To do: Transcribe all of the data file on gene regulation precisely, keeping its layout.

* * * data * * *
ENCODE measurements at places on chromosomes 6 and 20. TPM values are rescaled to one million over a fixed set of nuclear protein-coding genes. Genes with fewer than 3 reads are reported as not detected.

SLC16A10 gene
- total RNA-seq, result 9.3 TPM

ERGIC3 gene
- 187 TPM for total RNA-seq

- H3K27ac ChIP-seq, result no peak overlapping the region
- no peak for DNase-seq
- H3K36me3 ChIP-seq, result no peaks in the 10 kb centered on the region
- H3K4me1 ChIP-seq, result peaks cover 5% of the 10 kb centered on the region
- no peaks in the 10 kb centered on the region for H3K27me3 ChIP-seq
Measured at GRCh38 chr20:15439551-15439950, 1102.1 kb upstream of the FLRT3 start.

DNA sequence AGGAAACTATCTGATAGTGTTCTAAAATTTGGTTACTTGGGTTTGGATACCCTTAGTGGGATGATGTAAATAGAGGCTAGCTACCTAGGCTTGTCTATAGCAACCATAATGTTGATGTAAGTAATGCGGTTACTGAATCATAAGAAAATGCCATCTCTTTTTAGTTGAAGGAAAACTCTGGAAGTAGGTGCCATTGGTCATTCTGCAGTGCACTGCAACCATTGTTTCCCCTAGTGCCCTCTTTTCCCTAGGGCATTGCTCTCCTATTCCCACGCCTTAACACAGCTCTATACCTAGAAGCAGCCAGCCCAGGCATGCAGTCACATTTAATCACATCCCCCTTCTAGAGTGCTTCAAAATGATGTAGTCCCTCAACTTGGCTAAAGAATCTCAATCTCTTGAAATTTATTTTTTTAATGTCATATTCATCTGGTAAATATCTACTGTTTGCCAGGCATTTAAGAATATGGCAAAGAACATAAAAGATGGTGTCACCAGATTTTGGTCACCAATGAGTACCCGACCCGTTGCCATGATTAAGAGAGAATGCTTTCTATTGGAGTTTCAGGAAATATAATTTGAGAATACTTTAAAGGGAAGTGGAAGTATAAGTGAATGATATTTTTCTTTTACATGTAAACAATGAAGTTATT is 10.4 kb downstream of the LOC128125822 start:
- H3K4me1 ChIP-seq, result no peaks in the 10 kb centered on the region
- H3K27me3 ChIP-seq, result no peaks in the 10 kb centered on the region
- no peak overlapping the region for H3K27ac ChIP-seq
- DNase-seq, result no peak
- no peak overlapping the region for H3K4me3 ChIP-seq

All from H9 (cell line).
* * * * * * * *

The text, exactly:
ENCODE measurements at places on chromosomes 6 and 20. TPM values are rescaled to one million over a fixed set of nuclear protein-coding genes. Genes with fewer than 3 reads are reported as not detected.

SLC16A10 gene
- total RNA-seq, result 9.3 TPM

ERGIC3 gene
- 187 TPM for total RNA-seq

- H3K27ac ChIP-seq, result no peak overlapping the region
- no peak for DNase-seq
- H3K36me3 ChIP-seq, result no peaks in the 10 kb centered on the region
- H3K4me1 ChIP-seq, result peaks cover 5% of the 10 kb centered on the region
- no peaks in the 10 kb centered on the region for H3K27me3 ChIP-seq
Measured at GRCh38 chr20:15439551-15439950, 1102.1 kb upstream of the FLRT3 start.

DNA sequence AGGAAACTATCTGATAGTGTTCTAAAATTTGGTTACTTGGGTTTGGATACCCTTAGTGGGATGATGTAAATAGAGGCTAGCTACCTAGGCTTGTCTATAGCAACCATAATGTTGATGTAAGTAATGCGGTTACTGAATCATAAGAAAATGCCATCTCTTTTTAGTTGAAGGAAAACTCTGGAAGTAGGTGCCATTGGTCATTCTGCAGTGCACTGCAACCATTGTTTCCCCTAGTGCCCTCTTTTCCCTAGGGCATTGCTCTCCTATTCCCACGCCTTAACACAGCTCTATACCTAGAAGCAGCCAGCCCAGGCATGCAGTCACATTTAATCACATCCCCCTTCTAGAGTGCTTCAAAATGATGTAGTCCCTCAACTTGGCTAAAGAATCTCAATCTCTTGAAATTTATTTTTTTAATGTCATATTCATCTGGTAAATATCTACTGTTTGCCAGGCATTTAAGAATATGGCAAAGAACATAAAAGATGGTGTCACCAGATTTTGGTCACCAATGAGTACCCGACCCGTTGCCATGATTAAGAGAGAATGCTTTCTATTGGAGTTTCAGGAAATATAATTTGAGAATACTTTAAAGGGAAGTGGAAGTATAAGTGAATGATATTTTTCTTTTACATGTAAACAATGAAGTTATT is 10.4 kb downstream of the LOC128125822 start:
- H3K4me1 ChIP-seq, result no peaks in the 10 kb centered on the region
- H3K27me3 ChIP-seq, result no peaks in the 10 kb centered on the region
- no peak overlapping the region for H3K27ac ChIP-seq
- DNase-seq, result no peak
- no peak overlapping the region for H3K4me3 ChIP-seq

All from H9 (cell line).